Howard Creek Ranch Project

The journey began with a beautiful trip to the California coast. My husband found us a lovely, rustic place to stay called Howard Creek Ranch. Our cabin was built around a boat washed ashore. Later, we learned that the owner, Sunny, did all the building and renovation of this Ranch himself with very little help. It is a huge place with a labor of love evident in every corner.
While walking out to the ocean from our boat house one day, we stumbled upon a pile of old glass on a pallet nestled under some berry bushes. How fun, this is kismet I tell you.
The story of the glass and what I could learn from Sunny:
This glass was imported from Italy around 1870. In 1870 Italian Stained Glass was made via the sand casting method. Sunny was travelling one day and noticed a bulldozer tearing down an old church, so he pulled over to take a closer look. Then is when he discovered they were bulldozing a pile of demo’d stained glass windows.  These windows were said to be 12 feet tall in their full glory.
Sunny stopped the dozer and while the driver protested, Sunny asked him to look the other way and salvaged as much glass as he could fit into his truck. Currently, some of the pieces Sunny rescued and patched together are hanging around he and Sally’s Bed and Breakfast Ranch. While talking with Sunny about the glass, he asked if I would like to use what was under the berry bushes. Of course, it is my honor to play with that glass. Sunny then said, “I knew the right person would come along.” I sniffle now in gratitude for the opportunity to re-work this glass into some new pieces for Sunny and Sally’s B & B Ranch. The very thought of becoming a small part of the Ranch experience in all of it’s peaceful splendor is my pleasure indeed. Enjoy these photos and the progress as it happens. This is going to take some thought-filled time, but I will add more pictures as I progress. Much love to Sunny and Sally for rescuing a bit of history, xoxo. ~Michelle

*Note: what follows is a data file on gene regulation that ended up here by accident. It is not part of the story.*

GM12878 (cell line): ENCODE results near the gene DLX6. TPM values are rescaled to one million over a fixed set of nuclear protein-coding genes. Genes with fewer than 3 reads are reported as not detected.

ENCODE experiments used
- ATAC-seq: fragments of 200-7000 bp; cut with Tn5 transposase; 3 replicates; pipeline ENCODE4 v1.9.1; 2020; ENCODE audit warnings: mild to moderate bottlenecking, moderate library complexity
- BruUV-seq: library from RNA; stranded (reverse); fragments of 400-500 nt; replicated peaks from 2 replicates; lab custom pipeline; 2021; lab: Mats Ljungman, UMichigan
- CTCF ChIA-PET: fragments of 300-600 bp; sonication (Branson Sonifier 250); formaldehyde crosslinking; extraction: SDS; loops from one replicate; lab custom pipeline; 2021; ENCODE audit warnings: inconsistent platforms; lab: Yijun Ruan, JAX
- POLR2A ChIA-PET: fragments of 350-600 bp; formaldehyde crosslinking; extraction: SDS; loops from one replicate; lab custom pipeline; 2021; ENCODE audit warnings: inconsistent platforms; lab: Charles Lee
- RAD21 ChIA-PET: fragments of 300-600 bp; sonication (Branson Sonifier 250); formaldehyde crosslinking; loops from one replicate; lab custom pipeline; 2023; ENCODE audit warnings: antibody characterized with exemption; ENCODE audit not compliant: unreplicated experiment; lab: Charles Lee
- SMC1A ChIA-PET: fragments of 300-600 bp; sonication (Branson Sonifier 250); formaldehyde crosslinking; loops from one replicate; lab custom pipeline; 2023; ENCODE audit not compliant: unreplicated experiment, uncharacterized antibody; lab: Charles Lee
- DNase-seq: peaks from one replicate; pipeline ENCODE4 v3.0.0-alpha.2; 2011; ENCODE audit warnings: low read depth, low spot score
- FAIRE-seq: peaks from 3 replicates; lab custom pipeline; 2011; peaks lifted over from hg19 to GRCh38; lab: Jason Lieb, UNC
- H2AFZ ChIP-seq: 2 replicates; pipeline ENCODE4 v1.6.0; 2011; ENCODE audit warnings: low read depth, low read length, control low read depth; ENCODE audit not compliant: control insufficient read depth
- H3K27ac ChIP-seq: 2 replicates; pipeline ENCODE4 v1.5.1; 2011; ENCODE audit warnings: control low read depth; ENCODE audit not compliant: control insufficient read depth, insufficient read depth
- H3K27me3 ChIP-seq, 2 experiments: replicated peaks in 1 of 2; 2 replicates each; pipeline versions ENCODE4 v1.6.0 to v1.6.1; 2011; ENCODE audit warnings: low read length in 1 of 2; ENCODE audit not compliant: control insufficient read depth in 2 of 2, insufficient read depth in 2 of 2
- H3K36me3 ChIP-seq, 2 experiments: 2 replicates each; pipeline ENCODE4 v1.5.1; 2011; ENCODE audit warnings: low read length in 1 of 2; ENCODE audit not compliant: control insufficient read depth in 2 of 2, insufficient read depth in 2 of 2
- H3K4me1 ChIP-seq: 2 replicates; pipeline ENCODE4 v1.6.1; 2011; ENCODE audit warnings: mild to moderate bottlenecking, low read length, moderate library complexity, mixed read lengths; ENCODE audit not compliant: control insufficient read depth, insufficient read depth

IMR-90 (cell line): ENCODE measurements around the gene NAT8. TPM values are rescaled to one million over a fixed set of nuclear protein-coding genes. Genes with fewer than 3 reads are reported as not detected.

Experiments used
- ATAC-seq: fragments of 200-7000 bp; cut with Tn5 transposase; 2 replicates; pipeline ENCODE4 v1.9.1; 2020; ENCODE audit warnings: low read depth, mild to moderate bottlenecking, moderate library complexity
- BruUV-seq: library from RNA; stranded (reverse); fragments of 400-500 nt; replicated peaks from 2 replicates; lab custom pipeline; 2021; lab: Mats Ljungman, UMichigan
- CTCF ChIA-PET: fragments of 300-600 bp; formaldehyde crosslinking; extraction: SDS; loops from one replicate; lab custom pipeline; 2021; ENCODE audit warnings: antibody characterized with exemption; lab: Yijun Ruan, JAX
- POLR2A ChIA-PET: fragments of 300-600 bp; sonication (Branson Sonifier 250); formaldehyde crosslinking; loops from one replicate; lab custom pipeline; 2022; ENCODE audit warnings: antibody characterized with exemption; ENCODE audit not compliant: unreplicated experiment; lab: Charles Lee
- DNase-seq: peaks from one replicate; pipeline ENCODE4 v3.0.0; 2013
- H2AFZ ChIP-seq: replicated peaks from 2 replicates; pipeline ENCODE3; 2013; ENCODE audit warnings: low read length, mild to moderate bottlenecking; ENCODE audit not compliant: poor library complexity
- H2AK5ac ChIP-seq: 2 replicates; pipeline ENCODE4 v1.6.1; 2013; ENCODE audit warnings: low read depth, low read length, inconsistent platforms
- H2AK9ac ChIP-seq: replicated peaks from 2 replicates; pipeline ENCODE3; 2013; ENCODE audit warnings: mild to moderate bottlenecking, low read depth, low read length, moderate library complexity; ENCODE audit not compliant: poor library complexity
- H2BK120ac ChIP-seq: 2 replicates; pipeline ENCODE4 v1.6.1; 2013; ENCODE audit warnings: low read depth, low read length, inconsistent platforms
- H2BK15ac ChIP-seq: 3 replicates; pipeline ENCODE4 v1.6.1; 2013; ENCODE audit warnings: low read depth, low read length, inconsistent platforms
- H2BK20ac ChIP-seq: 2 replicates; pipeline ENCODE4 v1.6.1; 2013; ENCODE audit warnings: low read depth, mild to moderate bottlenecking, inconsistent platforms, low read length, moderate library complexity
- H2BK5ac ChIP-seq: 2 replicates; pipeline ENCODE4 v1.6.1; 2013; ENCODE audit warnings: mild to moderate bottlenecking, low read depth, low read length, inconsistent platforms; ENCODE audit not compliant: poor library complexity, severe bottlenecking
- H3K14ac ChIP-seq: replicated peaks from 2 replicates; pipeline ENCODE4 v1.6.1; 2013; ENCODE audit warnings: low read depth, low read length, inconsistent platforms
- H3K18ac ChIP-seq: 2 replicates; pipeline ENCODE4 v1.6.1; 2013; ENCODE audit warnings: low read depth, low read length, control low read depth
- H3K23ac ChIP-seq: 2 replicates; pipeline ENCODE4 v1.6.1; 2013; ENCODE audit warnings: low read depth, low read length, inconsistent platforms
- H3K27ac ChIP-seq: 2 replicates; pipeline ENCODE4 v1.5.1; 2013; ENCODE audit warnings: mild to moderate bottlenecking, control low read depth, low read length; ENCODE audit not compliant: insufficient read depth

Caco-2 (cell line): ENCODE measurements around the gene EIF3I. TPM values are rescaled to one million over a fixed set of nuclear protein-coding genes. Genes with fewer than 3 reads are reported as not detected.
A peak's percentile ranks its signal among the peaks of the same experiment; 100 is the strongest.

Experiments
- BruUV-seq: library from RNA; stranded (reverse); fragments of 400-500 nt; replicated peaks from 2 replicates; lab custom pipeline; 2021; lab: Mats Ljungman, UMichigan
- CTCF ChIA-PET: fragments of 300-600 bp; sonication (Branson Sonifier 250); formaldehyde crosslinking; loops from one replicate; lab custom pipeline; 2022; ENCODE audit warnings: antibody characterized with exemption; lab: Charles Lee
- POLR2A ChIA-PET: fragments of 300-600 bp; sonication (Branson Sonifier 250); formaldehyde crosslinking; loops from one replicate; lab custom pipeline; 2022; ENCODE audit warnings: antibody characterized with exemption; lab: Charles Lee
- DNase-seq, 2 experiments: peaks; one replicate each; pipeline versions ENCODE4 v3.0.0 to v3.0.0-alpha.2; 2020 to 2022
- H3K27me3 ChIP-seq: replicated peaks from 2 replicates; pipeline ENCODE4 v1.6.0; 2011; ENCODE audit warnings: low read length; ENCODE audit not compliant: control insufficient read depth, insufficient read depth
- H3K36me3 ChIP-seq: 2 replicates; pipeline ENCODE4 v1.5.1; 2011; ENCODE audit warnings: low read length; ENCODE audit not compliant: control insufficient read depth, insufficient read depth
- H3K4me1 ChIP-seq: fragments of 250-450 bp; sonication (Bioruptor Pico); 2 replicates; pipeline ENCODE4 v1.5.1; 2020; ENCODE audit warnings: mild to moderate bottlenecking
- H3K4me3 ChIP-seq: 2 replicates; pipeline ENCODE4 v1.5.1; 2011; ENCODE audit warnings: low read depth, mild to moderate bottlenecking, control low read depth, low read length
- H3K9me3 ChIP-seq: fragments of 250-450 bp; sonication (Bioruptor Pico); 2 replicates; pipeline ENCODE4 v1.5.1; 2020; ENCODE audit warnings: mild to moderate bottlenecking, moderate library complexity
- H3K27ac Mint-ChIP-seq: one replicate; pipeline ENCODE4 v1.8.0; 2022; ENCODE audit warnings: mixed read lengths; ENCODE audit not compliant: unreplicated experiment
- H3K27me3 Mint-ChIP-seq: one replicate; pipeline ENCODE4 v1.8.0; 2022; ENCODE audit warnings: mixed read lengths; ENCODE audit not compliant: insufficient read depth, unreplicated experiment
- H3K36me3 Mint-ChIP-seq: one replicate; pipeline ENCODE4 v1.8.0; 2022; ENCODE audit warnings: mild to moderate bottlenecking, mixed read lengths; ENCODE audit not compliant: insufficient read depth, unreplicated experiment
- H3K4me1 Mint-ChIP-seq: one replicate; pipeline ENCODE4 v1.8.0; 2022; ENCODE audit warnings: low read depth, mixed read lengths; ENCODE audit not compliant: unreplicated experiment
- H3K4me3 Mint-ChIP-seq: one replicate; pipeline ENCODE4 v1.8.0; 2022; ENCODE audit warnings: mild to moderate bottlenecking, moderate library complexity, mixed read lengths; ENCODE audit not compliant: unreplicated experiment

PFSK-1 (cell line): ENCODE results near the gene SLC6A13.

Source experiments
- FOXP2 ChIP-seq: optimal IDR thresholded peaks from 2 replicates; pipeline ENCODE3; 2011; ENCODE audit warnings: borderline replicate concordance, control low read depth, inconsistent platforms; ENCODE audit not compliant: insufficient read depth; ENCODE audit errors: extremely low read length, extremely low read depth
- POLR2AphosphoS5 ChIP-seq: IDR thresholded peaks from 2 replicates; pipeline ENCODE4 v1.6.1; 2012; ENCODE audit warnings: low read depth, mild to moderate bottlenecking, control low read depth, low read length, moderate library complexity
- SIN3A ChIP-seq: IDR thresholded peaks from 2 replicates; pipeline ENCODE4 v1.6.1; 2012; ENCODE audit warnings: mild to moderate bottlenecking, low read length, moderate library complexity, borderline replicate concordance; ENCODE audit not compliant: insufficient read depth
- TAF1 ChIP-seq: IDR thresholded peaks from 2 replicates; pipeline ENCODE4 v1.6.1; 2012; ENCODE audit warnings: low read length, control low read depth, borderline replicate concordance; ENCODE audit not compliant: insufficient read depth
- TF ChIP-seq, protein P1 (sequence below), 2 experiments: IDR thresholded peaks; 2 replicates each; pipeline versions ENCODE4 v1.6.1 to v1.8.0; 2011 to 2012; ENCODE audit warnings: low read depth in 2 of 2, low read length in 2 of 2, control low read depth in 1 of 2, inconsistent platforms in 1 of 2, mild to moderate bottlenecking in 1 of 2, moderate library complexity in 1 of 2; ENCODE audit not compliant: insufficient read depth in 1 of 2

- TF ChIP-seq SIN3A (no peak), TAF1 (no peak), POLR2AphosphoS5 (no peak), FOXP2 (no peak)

7-24-12 Update: The journey continues….I completed my first panel (shown below) and I am getting ready to make panel lamp shades next. In the first panel, my goal was to honor the original craftsmanship by not grinding the edges of each piece. Note the thicker and thinner lines. The glass pieces are all rough-cut (and not ground) so they previously fit into lead channels, which disguises the edges. My work is copper foil, so I did solder fill to compensate where the lead used to be. The first panel is the only unbroken portion from the original cross design (see photo 7). I wanted to preserve it. The remaining glass will be cut and re-worked into completely different pieces.

First Panel done and ready to hang 7-24-12Sunny's Rescue he framed up himselfIn the berry bushesTangled Lead and GlassGlass is free from the tangle nowRachael found this crate of old glass in the bushesPhoto 7: Dirty and broken before the deconstruction beginsEvery little piece mattersSuper dirty and awaiting lead removalPiles of Glass Saved and waiting for a bubble bathThe mystery deepens, WHO is Frank? There is writing on it: “Gift of Frank”.

About Michelle

Michelle Copeland has been practicing Glass Art since 1991 in the following disciplines: - Stained Glass - Lampworking - Fusion and Slumping - Hand-Painted - Sandblasting - Blown Glass. Largely self-taught, Michelle's unusual approach to glass is exhibited in her art, capturing elegance, energy and playful color in her work. Each piece is individually created by the artist herself - her unique approach to glass adds interest, prestige and value. Line, form, color and movement are key ingredients that combine to articulate Copeland's distinctive style.

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